On Leadership
Video | PostLeadership | FedCoach | | Books | About |
Exploring Leadership in the News with Steven Pearlstein and Raju Narisetti

Howard Gardner

Howard Gardner

Howard Gardner is the Hobbs Professor of Cognition and Education at the Harvard Graduate School of Education and Senior Director of Harvard Project Zero.

Put yourself in another's spit-shined shoes

Q: Bob Woodward's new book on the Obama White House portrays a president so frustrated with top military advisers for their refusal to provide what he considered a reasonable exit strategy from Afghanistan that he devised one himself. How should leaders reconcile the laudable instinct to rely on the advice of experts with the sometimes urgent need to force them to think outside the box?

Surrounded by his deans and top advisers, a president of Harvard once began a meeting by asking a question, then indicating how he expected each person to answer the question, and then asking whether anyone had anything new or different to add. Of course, this strategy entails a certain amount of audacity, trust and knowledge on the part of the leader. Still, a key to effective leadership is for the leader to be able to put himself in the shoes of each of his lieutenants, and for the lieutenants, in turn, to be able to put themselves in the shoes of the leader. If senior military officers were unable to understand what President Obama was requesting, or if the officers were unable even to provide a reasonable exit scenario, then he was certainly right--if not obligated!--to make an attempt himself. One hopes that this was a learning opportunity for all--if not, the Washington scene is even less flexible than I'd thought.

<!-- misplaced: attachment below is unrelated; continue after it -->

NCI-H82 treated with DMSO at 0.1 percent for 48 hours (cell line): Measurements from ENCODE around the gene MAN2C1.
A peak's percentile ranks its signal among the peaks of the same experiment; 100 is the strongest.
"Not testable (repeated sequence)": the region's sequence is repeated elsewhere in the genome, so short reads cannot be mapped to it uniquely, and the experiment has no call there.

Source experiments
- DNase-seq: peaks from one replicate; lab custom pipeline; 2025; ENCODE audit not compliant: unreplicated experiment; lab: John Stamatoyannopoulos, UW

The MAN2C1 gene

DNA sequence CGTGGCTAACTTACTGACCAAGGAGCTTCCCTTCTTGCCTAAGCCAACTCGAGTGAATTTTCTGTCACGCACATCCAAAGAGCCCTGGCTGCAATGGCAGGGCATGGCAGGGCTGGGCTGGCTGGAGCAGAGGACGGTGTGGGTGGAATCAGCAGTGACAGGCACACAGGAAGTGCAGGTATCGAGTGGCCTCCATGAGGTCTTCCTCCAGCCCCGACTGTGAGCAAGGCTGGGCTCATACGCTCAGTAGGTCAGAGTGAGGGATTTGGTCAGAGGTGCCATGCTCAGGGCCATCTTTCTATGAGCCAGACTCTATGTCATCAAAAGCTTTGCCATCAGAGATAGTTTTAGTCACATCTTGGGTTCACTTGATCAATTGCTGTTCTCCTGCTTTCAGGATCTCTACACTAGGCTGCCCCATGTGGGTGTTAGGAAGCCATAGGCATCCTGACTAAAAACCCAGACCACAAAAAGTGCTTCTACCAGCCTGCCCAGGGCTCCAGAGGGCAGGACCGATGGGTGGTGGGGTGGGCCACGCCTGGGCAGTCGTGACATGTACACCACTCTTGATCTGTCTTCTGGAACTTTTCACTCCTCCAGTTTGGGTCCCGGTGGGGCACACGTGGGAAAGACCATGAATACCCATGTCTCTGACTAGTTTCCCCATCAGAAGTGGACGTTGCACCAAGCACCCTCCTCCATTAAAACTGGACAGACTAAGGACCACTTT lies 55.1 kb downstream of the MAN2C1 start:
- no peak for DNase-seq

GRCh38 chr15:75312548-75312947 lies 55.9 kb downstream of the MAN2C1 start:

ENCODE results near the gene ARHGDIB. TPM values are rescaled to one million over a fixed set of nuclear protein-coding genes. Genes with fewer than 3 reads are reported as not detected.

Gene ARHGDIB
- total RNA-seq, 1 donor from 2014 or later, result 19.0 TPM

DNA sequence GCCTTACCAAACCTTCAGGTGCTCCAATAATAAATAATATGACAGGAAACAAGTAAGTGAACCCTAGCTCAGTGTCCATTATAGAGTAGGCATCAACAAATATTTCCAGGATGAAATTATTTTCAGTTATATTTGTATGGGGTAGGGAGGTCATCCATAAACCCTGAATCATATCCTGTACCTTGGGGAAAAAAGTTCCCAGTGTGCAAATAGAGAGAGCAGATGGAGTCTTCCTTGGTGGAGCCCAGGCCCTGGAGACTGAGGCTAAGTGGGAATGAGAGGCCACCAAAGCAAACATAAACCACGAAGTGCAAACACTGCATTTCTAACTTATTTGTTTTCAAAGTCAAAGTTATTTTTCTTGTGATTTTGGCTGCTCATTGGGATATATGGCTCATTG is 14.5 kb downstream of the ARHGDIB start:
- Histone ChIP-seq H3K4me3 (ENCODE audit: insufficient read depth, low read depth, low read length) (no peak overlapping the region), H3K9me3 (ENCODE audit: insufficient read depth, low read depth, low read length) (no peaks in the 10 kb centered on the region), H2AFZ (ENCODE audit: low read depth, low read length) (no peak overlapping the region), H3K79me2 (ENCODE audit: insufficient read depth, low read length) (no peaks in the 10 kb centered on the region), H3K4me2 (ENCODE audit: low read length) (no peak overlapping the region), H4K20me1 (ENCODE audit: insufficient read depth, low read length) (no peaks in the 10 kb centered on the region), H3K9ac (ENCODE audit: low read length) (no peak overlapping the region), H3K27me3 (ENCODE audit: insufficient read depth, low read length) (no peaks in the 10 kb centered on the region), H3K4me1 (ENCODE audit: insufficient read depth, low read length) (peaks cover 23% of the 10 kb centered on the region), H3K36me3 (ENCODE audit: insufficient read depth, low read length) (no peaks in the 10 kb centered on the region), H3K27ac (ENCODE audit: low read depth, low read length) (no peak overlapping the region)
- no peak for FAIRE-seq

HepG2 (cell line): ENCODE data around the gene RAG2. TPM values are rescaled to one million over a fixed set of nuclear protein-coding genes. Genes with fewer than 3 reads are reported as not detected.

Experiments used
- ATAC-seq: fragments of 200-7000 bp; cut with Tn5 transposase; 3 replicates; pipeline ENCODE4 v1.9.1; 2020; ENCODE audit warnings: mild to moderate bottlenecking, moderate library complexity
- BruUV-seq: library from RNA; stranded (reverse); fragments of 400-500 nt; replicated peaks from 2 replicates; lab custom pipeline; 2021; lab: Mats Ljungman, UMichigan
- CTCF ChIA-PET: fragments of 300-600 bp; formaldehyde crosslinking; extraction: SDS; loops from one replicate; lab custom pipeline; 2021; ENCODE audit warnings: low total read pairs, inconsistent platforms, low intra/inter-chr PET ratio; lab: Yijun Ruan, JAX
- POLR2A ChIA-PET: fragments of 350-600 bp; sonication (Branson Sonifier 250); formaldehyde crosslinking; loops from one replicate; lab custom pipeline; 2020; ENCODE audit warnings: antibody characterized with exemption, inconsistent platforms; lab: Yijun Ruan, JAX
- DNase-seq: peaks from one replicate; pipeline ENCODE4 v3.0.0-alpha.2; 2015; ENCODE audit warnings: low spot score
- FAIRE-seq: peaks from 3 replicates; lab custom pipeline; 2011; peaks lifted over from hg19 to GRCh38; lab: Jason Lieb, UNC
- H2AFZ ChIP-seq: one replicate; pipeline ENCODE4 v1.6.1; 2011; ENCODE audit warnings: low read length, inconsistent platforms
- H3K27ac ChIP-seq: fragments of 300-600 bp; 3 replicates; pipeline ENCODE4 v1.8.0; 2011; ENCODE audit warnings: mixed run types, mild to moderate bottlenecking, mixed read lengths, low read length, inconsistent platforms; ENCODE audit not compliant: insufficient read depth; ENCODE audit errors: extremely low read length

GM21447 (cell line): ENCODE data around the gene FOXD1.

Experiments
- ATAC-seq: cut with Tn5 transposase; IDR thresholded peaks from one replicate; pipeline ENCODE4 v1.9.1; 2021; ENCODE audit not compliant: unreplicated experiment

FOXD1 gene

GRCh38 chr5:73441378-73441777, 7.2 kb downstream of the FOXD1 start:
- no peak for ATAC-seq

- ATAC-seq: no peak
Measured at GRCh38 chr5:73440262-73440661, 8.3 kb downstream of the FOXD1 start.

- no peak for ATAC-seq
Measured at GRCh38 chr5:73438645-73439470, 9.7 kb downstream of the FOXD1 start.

By Howard Gardner

 |  September 27, 2010; 2:57 PM ET
Category:  Education leadership , Government leadership , Making mistakes , Military Leadership Save & Share:  Send E-mail   Facebook   Twitter   Digg   Yahoo Buzz   Del.icio.us   StumbleUpon   Technorati  
Previous: Don't just defer to experts | Next: When political realities trump good advice


Please report offensive comments below.

This is really good analytic advice for everyone. It's tougher to extend it to working on arguments against your own ideas, but this is one of the easier ways to break down barriers of miscommunication. Moving to asking not just either/or but how is not always easy. However arguing against your own ideas can produce better ones, or more precise ones that will work. Avoiding the fallacy of binary reductionism is pretty critical, so I try to think of it as juggling, and ask myself where is the third ball.

Posted by: Nymous | September 29, 2010 5:25 AM
Report Offensive Comment

Post a Comment

characters remaining

RSS Feed
Subscribe to The Post

© 2010 The Washington Post Company